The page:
Cookie Notice

This site uses cookies. By continuing to browse this site, you are agreeing to our use of cookies. Review our cookies information for more details.

skip to main content

Allergic Rhinitis: Reducing Allergen Exposure in a Changing Environment

With allergic rhinitis (sometimes called hay fever), the environment around you is just as important as your anatomy. Scientists have a term for all of the environmental factors that surround you throughout your life – the “exposome”. For those suffering with allergies, the exposome includes the overall environment and the micro-environment (your personal, close-up environment) including allergens, irritants and air pollution.

Allergic rhinitis is caused by exposure to seasonal and perennial allergens in susceptible individuals. Seasonal allergens are represented by tree, grass and weed pollens. Symptoms occur when levels of these pollens are elevated. On the other hand, perennial allergens are responsible for allergic rhinitis symptoms year-round. The most common perennial allergens are dust mites, cockroach, mice, rats, molds and pets. A large proportion of allergic patients have perennial allergic rhinitis with seasonal exacerbations because of allergies to multiple environmental allergens, both seasonal and perennial.

Irritants (such as strong smells, cleaning products, perfumes, smoke, car exhaust), physical activity or sudden changes in temperature (e.g., going from a warm room to cold weather outside), can also cause nasal symptoms. These non-allergic stimuli cause inflammation and an irritative response in the nasal passages, resulting in rhinitis symptoms.

Exposure to aeroallergens and irritants can lead to chronic airway inflammation. This is why reducing contact with the allergen or irritant is a necessary part of treatment. However, there are times when it’s difficult to control the environment around you. Mechanical barriers such as masks, nasal filters and air purifiers are needed to prevent exposure to aeroallergens and irritants, particularly when one cannot stay indoors during the heavy pollen season.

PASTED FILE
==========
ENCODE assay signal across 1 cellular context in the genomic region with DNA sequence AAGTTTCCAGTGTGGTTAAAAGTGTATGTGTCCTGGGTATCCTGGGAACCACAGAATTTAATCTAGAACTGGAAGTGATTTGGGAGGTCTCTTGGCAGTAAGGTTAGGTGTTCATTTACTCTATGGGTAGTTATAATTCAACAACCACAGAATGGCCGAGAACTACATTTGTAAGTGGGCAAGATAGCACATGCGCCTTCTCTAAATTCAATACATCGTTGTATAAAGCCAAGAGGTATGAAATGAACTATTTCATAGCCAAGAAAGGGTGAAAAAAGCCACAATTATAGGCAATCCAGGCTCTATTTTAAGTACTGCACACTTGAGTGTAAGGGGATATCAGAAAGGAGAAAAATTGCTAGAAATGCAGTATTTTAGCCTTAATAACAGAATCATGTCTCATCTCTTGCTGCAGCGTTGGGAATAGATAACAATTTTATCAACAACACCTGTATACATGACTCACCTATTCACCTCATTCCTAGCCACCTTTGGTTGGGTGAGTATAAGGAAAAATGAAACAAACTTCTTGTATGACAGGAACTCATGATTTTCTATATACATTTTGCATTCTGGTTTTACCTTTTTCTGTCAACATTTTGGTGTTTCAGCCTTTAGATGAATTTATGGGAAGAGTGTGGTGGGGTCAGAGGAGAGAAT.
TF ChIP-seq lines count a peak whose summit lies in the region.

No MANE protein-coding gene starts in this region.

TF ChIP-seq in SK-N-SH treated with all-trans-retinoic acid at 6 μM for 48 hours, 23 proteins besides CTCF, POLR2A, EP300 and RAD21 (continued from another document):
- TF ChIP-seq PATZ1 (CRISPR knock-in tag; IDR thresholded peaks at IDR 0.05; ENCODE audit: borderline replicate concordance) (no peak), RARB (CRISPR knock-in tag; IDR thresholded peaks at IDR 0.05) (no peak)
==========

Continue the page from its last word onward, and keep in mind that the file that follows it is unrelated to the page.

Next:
•    A mask is a covering fitted over the nose and mouth that blocks particles in the air like allergens, pollutants and viruses. Studies have shown wearing a face mask may also reduce rhinitis symptoms by altering the humidity and temperature of breathed air. There are many types of masks available on the market. Standard surgical masks filter particles bigger than 3 μm (micrometers), whereas N95 respirators can filter particles as small as 0.04 μm. Therefore, using either face mask will reduce exposure to the common allergens such as pollens (10-100 μm), fungal spores (2-50 μm), and house dust mites (10-40 μm).

•    A nasal filter is a barrier using a fibrous or porous mesh designed to fit closely inside the nostrils and filter allergens from the inhaled air. It may have a role in situations of high allergen exposure.

•    A HEPA (high-efficiency particulate air) air purifier contains a type of mechanical air filter that works by forcing air through a fine mesh. It is a portable device that you can use in an indoor space to trap and reduce unwanted aerosolized particles such as pollen, pet dander, dust mites and tobacco smoke in the air you breathe. However, air purifiers are not efficient in removing settled allergens on the surface of furniture, walls or floors.

We also must consider an evolving environment when assessing the risk for future aeroallergen exposure. Climate change is agreed on by all the major scientific societies and professions. With the changing climate, pollen seasons are starting earlier, evidenced by earlier tree pollen blooming in the eastern part of the United States, and lasting longer in length. Average daily pollen count has increased over the past 25 years and is projected to increase further in the coming decades. In addition, plant species, such as Bermuda grass, have been extending northward, exposing a greater number of people to this unique grass pollen.  

Air pollution exposure in early childhood has been associated with the development of allergies to pollens and animal dander as well as a greater likelihood of developing asthma. Air pollution has also been shown to increase asthma and hay fever symptoms and exacerbations.

When thinking about allergies, environmental avoidance measures are important to treat the underlying cause. As the climate is changing, allergy seasons are becoming more intense and measures to reduce exposure, such as masks, nasal filters and air purifiers, are helpful in treating allergies. Knowledge of your personal allergy profile through allergy testing can help you modify your environment to reduce your personal exposure to allergens and irritants.

The AAAAI's Find an Allergist / Immunologist service is a trusted resource to help you find a specialist close to home.